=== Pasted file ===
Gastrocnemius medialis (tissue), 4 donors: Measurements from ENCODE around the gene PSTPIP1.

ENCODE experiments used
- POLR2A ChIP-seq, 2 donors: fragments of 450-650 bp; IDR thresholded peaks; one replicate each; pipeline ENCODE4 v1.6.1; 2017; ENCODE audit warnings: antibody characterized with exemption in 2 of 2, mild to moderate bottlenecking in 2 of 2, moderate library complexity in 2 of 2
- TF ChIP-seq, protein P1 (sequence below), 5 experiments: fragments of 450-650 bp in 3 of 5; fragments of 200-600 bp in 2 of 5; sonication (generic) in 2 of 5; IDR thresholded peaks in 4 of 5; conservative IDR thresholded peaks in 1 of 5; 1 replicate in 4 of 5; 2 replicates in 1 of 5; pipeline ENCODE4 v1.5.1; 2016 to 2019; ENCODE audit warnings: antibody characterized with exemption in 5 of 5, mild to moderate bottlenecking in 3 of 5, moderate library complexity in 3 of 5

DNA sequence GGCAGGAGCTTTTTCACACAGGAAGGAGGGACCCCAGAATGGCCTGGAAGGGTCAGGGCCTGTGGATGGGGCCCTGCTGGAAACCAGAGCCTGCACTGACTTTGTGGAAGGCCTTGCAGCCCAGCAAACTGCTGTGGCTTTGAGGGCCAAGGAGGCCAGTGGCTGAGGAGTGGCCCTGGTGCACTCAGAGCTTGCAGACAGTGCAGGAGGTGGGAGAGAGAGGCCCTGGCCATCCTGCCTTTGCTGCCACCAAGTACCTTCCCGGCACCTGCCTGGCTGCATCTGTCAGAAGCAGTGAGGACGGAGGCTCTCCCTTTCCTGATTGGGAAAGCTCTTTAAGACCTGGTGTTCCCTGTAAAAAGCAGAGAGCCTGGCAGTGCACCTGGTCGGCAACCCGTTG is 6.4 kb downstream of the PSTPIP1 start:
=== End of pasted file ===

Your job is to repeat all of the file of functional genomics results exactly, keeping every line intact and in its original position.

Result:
Gastrocnemius medialis (tissue), 4 donors: Measurements from ENCODE around the gene PSTPIP1.

ENCODE experiments used
- POLR2A ChIP-seq, 2 donors: fragments of 450-650 bp; IDR thresholded peaks; one replicate each; pipeline ENCODE4 v1.6.1; 2017; ENCODE audit warnings: antibody characterized with exemption in 2 of 2, mild to moderate bottlenecking in 2 of 2, moderate library complexity in 2 of 2
- TF ChIP-seq, protein P1 (sequence below), 5 experiments: fragments of 450-650 bp in 3 of 5; fragments of 200-600 bp in 2 of 5; sonication (generic) in 2 of 5; IDR thresholded peaks in 4 of 5; conservative IDR thresholded peaks in 1 of 5; 1 replicate in 4 of 5; 2 replicates in 1 of 5; pipeline ENCODE4 v1.5.1; 2016 to 2019; ENCODE audit warnings: antibody characterized with exemption in 5 of 5, mild to moderate bottlenecking in 3 of 5, moderate library complexity in 3 of 5

DNA sequence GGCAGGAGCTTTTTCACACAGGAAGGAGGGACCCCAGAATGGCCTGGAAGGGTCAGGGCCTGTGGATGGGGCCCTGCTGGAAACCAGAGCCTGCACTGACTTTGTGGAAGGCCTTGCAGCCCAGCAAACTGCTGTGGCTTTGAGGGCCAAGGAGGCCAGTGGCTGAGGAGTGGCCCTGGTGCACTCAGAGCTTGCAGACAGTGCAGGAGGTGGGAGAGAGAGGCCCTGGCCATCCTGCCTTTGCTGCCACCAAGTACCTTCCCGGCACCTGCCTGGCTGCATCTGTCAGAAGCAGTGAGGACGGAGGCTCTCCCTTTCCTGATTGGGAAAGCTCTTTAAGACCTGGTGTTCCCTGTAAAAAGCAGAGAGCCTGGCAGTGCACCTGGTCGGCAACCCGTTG is 6.4 kb downstream of the PSTPIP1 start: